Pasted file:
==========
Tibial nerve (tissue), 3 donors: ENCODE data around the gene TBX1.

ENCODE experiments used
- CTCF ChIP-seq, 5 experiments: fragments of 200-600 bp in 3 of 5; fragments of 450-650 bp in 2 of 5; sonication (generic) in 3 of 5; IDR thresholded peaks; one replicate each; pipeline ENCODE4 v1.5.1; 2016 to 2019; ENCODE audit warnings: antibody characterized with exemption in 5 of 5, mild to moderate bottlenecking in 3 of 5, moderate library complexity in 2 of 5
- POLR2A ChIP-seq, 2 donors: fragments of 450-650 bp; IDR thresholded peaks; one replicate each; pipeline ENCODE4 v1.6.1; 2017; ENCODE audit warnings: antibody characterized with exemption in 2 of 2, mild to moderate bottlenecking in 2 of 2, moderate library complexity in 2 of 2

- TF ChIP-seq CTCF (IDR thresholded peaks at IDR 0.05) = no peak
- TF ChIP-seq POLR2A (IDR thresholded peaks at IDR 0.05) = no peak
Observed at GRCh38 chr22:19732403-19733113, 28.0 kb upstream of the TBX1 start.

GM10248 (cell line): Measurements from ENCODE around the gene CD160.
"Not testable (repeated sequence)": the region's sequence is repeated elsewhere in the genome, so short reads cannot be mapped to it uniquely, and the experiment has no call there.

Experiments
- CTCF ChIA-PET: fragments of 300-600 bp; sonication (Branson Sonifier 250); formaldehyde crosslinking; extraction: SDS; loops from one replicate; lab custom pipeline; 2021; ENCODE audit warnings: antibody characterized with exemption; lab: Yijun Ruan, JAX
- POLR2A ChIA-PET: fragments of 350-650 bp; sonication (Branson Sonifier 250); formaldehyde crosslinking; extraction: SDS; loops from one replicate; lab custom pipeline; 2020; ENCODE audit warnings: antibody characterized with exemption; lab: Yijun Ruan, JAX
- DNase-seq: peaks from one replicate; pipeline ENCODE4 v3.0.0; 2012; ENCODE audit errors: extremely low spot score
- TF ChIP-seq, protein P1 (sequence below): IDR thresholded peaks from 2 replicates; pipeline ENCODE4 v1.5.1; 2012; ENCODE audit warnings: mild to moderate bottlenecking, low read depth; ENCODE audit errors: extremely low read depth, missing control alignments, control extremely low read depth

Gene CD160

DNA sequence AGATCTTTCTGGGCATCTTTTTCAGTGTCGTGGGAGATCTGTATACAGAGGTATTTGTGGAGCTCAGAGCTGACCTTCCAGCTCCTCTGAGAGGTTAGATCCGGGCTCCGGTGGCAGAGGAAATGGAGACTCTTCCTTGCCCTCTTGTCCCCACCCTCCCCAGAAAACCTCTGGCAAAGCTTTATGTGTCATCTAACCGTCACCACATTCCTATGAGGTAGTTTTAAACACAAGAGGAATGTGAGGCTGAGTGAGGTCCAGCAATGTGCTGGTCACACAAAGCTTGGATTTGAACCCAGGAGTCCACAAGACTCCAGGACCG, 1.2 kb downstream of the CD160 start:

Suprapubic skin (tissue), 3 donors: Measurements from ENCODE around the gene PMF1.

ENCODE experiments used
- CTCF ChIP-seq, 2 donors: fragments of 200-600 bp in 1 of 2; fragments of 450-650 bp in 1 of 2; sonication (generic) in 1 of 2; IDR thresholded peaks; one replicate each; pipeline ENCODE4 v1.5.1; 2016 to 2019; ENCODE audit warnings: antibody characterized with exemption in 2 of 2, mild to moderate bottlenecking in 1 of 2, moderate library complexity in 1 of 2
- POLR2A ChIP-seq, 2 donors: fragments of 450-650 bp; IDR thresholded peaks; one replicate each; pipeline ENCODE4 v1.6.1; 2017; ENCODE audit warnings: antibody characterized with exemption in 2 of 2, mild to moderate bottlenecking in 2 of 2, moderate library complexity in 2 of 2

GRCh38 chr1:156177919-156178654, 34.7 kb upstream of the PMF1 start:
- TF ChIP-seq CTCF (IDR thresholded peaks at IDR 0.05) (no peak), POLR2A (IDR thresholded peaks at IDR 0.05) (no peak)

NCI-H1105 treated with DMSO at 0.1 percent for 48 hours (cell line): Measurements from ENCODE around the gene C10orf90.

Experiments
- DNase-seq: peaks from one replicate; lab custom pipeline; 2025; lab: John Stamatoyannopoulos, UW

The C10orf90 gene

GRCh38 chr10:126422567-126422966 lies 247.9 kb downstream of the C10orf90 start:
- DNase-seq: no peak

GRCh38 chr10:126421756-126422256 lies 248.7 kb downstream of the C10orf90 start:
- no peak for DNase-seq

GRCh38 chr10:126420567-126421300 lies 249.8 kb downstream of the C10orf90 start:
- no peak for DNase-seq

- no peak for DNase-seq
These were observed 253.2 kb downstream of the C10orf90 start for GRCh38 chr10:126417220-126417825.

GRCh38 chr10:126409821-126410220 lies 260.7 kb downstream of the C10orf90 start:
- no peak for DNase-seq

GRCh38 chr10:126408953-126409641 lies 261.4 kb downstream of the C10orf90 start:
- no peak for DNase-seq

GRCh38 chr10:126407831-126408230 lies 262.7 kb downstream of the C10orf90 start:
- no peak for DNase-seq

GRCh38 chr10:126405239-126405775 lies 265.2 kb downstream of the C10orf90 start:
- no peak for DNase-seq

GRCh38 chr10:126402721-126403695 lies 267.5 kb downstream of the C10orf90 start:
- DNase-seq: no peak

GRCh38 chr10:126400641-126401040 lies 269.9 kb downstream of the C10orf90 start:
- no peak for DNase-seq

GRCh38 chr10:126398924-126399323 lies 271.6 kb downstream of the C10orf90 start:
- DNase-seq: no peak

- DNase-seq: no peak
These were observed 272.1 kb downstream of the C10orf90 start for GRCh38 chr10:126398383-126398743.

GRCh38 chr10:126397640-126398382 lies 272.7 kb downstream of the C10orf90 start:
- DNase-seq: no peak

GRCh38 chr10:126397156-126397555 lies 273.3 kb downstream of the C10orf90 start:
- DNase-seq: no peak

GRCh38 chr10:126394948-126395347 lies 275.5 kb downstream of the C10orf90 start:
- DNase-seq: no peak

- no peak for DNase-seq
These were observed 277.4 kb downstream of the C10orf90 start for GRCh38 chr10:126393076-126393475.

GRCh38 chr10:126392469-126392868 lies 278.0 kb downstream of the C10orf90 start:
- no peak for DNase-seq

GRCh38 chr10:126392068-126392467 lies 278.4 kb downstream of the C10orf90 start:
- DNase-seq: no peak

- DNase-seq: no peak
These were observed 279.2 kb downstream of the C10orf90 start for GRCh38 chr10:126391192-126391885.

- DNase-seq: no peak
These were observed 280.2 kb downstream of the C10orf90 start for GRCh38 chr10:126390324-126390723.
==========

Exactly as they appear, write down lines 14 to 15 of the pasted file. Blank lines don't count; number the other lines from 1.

- TF ChIP-seq, protein P1 (sequence below): IDR thresholded peaks from 2 replicates; pipeline ENCODE4 v1.5.1; 2012; ENCODE audit warnings: mild to moderate bottlenecking, low read depth; ENCODE audit errors: extremely low read depth, missing control alignments, control extremely low read depth

Gene CD160